The eyes may be the window to the soul, but it’s the ears that first cross the line to bring big sporting moments to life. Mesmerized by the poetically euphonious voice of an excellent commentator, we see the game perfectly from even a thousand miles away.
One of the best of this rare broadcast breed took to the great pitch in the sky last week – an Irish-American master of the mic who licked his present off the Blarney Stone.
Though little known this side of the pond, Vin Scully shone as the voice of the Los Angeles Dodgers (or the Brooklyn Dodgers as they were known before the franchise moved from New York to California in 1958) for a record 67 seasons.
For those of us who took J-1 summer jobs in New York and Boston in the 1980s or 1990s, the Thursday night ballgame and commentating beauty of the “Fordham Thrush” in full flight was a mandatory rite of passage.
In an American era when life was simpler and its horizons brighter, Vin perfectly brought to life “exactly how the game felt, how it brushed our fingertips and brushed our cheeks on an August evening”.
Born to Irish immigrants, he recalled returning to the ‘Auld Sod’ at the age of five. “My father had just passed away and my heartbroken mother brought me back to reconnect with the roots of the family. I actually kissed the Blarney Stone, so maybe that magic rubbed off on me.” He was in good company on the Emerald Isle, where legends like Cogley, O’Reilly, Corcoran and Hamilton offered commentary that was as sportingly insightful as it was wittily intoxicating.
“And there he is, Alan Lotty, he may be bootless, he may be sockless, he may be stitchless, but he certainly isn’t ballless,” was Michael O’Hehir’s vivid description of a Cork corner defender after a ‘scheme puzzle’. ‘ outside the parallelogram. Micheál Ó Muircheartaigh, GAA Maestro on the microphone, was no less insightful: “Seán Óg Ó hAilpín is on the ball now – his father is from Fermanagh, his mother from Fiji – neither a hurling stronghold.”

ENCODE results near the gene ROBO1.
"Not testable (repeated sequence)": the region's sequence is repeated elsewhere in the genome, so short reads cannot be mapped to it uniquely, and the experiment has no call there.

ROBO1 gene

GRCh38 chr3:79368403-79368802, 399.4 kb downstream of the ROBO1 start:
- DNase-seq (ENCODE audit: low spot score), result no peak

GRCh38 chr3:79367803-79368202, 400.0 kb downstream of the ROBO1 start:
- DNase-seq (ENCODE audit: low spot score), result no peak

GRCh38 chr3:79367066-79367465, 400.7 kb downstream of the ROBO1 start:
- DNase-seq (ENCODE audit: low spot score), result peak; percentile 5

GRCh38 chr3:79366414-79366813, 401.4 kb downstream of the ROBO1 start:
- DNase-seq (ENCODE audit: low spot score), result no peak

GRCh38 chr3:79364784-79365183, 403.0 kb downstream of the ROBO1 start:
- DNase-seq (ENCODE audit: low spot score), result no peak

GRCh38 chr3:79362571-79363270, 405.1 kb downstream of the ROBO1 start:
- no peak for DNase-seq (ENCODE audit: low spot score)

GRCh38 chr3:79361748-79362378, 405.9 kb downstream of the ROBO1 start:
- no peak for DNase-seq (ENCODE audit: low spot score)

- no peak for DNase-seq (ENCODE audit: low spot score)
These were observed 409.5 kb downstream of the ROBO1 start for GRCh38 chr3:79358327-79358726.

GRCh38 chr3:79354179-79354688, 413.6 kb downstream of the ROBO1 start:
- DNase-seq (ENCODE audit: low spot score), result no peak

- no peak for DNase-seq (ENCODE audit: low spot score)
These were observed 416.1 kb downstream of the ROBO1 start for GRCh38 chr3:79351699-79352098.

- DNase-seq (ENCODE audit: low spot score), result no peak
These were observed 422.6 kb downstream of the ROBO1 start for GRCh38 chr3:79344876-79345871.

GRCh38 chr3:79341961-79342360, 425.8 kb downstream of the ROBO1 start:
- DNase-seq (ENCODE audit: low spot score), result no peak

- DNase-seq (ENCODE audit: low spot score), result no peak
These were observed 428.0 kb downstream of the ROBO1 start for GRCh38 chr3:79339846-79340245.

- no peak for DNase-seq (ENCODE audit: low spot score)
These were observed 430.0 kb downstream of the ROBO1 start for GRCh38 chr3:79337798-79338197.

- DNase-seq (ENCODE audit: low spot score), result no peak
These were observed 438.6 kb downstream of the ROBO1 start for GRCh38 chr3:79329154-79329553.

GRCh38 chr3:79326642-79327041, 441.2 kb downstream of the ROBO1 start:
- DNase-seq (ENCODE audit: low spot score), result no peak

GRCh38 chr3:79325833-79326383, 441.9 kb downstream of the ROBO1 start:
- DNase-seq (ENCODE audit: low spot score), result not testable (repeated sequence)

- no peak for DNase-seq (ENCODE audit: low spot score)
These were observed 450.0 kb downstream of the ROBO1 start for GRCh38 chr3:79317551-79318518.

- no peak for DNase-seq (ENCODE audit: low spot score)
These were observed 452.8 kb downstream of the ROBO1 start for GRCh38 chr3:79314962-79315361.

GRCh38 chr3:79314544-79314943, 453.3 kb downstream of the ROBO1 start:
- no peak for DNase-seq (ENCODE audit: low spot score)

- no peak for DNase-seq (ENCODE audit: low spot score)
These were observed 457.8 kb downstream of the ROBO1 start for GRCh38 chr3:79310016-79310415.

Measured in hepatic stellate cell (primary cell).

Or how about down-to-earth prose: “He grabs the sliotar, he’s on 50! He’s on 40! He’s on 30… he’s down!” More succinctly, but no less heartily, was Marty Morrissey’s delight when Clare equalized against Cork in the 2013 All-Ireland Hurling Final: “He scores, he scores and it goes over the latte. O holy Moses!”
A wise man once advised to look to the sports pages of a newspaper to witness mankind’s great achievements and ignore the front page and its greatest failures. How true.
When the news of Vin Scully’s death broke last week, I was transported back to New York summer evenings, listening to baseball’s greatest voice on the fire escape of our Hell’s Kitchen apartment. When Vin announced his retirement in 2016, he presciently paraphrased Dylan Thomas: “I’m raging at the death of my career, right around the corner. But for whatever God-given time I have left, I’ll rage.” It’s a decent epitaph for all those hypnotically athletic voices that make this world a better place.
https://www.independent.ie/opinion/comment/elevating-the-greatest-sporting-feats-by-way-of-the-power-of-speech-41895849.html Elevating the greatest sporting achievements through the power of language